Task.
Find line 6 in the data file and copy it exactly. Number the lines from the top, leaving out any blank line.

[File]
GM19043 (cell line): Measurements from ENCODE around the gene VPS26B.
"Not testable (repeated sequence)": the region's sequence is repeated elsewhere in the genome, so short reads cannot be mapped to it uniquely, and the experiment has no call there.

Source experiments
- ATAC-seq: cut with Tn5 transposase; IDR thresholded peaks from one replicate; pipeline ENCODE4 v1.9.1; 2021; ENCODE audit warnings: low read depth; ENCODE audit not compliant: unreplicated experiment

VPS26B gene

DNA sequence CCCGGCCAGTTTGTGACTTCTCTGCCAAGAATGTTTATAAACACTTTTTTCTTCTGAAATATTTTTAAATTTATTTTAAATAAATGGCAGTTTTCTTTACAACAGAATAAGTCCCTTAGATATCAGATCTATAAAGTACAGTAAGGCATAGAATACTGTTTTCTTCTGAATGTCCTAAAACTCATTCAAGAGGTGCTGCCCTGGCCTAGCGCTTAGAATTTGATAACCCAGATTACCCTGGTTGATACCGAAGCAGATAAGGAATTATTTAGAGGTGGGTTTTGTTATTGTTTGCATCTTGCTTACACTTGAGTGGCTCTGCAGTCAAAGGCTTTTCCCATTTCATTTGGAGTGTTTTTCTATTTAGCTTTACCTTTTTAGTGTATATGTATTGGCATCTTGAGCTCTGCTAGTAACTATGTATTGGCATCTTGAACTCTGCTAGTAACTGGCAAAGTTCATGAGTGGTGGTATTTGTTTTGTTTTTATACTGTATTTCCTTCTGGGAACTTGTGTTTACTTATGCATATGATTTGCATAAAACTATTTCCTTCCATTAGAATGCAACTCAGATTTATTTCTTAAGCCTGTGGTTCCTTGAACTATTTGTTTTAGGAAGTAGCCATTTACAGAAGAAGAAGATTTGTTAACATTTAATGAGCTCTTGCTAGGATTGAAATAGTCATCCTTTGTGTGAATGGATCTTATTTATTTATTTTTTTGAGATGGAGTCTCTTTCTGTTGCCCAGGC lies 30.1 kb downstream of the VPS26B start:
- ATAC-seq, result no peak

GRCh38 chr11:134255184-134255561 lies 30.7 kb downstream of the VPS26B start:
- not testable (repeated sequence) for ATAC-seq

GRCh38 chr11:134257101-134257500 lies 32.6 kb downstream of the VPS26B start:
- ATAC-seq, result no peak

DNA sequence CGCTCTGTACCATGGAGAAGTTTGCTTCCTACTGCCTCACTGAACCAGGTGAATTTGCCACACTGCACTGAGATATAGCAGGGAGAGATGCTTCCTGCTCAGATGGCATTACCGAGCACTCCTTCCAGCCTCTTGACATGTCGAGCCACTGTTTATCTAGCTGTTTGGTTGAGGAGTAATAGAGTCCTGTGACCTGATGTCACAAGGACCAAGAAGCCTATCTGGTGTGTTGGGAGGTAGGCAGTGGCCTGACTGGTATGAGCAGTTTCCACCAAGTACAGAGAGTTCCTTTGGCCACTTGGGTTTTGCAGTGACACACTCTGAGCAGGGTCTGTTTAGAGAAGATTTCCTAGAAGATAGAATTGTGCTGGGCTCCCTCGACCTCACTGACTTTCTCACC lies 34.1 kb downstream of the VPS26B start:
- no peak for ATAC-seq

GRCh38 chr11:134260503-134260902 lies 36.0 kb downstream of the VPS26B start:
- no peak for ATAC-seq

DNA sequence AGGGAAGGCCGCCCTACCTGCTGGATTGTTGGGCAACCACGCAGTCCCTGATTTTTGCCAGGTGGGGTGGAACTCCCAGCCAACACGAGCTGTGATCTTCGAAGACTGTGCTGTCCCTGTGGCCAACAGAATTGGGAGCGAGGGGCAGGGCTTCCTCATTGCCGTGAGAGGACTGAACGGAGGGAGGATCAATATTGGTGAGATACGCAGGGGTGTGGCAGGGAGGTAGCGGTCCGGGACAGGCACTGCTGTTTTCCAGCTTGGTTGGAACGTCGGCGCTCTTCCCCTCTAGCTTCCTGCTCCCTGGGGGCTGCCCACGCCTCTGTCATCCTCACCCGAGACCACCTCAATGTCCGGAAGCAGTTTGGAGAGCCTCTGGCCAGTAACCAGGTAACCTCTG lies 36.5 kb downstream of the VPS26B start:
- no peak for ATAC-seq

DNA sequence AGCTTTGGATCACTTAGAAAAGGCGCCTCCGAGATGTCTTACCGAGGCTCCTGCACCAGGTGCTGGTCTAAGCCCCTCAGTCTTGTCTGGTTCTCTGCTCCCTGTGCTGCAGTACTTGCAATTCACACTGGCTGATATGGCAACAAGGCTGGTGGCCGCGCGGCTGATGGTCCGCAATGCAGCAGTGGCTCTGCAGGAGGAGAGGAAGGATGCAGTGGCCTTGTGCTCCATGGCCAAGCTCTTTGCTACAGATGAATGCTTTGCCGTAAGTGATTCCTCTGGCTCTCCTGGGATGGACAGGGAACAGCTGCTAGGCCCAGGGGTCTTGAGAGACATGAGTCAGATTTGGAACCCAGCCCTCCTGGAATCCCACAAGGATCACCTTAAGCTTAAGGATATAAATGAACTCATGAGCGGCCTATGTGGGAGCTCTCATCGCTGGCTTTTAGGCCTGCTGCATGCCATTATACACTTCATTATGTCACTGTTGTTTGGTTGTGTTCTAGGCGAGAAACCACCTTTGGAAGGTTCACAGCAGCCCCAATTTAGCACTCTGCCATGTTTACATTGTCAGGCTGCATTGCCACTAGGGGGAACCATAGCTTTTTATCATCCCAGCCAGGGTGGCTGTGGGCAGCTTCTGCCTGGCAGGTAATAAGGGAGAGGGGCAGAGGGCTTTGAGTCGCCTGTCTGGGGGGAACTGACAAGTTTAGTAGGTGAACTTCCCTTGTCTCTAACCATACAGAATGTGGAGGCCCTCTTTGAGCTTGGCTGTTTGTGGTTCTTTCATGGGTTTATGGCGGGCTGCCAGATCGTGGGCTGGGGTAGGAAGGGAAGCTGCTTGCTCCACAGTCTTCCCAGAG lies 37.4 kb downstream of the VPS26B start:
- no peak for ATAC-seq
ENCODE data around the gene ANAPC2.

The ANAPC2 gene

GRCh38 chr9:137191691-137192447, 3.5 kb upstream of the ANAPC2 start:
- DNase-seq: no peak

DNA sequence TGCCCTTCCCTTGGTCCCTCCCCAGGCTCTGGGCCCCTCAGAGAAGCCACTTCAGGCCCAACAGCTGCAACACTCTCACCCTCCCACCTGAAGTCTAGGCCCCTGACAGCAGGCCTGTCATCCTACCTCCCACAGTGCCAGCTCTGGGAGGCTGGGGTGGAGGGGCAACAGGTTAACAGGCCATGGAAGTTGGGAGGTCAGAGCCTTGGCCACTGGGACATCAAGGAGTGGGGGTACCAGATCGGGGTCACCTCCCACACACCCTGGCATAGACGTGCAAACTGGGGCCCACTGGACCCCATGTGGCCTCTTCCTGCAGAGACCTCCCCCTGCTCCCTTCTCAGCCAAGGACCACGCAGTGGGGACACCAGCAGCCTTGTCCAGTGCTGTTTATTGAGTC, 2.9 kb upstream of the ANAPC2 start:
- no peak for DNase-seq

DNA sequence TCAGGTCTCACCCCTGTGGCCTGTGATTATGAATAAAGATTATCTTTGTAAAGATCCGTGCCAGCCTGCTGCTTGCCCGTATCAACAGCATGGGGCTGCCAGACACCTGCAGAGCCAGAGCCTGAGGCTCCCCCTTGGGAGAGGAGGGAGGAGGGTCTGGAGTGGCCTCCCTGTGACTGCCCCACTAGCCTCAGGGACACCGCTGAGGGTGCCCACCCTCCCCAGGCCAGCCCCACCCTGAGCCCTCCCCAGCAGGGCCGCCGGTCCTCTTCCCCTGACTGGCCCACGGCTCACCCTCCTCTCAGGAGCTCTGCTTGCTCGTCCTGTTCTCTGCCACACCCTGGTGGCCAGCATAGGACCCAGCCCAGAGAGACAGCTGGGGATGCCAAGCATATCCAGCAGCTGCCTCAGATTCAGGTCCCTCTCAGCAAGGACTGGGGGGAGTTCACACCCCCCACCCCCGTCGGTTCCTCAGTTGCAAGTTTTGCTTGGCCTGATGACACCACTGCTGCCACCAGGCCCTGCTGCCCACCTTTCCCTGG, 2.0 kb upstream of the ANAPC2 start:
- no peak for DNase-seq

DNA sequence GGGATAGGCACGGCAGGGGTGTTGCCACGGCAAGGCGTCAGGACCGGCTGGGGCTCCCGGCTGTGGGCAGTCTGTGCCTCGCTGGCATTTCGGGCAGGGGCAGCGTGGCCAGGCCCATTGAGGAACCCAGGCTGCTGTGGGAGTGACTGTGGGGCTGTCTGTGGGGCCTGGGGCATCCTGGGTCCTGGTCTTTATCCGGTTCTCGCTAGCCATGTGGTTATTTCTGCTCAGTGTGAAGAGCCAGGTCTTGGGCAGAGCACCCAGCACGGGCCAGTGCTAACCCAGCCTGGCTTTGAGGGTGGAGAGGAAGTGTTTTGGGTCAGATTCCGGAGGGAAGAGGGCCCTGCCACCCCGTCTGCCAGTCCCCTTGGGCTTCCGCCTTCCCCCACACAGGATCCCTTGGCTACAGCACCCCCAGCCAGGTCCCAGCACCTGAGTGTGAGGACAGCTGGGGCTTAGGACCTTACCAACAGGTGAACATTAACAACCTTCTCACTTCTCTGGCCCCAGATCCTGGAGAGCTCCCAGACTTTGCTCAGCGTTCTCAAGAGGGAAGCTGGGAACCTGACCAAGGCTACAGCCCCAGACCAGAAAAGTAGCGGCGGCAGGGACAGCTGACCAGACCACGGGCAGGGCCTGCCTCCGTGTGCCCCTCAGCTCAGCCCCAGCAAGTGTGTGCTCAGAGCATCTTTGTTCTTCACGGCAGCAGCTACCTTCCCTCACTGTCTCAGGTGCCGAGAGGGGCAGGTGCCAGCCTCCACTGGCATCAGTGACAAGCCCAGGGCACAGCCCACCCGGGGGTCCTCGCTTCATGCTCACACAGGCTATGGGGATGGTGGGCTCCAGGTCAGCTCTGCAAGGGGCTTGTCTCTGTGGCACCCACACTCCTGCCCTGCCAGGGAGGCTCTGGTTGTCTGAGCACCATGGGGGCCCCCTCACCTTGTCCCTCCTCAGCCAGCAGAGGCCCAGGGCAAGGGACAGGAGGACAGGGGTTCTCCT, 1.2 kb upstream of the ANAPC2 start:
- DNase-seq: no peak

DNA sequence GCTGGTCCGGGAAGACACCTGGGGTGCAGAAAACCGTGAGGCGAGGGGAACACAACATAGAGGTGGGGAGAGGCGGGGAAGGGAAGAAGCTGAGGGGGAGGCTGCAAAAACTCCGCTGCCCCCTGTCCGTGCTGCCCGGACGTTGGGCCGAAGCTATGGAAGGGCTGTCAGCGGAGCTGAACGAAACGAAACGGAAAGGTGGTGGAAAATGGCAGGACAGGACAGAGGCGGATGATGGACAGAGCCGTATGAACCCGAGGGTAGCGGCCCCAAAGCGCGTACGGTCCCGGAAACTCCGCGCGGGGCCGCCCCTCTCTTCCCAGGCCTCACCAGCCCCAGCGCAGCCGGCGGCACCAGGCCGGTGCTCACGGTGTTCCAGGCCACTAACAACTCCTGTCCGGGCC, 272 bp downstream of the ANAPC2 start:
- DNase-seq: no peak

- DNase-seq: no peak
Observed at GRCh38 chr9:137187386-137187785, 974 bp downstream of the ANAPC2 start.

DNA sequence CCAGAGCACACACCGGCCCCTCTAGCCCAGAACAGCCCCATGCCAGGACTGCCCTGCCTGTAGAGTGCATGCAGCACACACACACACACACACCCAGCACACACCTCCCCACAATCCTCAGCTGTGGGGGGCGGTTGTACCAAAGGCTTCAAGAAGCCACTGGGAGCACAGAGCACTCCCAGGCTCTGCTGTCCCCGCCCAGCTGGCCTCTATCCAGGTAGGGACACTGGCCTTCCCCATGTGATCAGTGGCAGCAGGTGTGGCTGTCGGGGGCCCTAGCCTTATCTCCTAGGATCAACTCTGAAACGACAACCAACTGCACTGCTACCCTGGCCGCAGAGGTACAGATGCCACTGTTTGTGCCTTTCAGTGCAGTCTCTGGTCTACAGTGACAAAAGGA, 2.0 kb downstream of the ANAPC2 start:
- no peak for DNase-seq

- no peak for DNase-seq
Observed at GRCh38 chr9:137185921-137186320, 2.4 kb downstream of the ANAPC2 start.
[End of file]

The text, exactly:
DNA sequence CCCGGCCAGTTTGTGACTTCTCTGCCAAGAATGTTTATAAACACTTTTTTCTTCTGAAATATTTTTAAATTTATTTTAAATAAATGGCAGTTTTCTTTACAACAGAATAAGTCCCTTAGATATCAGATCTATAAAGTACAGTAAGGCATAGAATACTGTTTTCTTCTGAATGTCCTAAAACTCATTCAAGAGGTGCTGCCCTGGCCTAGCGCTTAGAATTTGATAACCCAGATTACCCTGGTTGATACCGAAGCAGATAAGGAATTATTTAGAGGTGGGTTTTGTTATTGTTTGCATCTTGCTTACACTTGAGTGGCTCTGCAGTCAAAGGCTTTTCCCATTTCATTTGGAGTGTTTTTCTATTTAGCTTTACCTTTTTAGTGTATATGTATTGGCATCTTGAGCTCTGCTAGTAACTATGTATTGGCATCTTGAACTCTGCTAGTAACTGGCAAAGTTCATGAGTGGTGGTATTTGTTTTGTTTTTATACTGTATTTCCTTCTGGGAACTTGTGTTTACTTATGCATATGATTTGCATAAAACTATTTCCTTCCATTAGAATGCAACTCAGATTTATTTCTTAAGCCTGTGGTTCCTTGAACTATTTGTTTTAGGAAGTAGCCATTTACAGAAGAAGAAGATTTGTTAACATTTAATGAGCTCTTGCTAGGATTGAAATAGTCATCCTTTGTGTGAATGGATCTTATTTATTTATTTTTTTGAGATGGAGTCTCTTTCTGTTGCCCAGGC lies 30.1 kb downstream of the VPS26B start: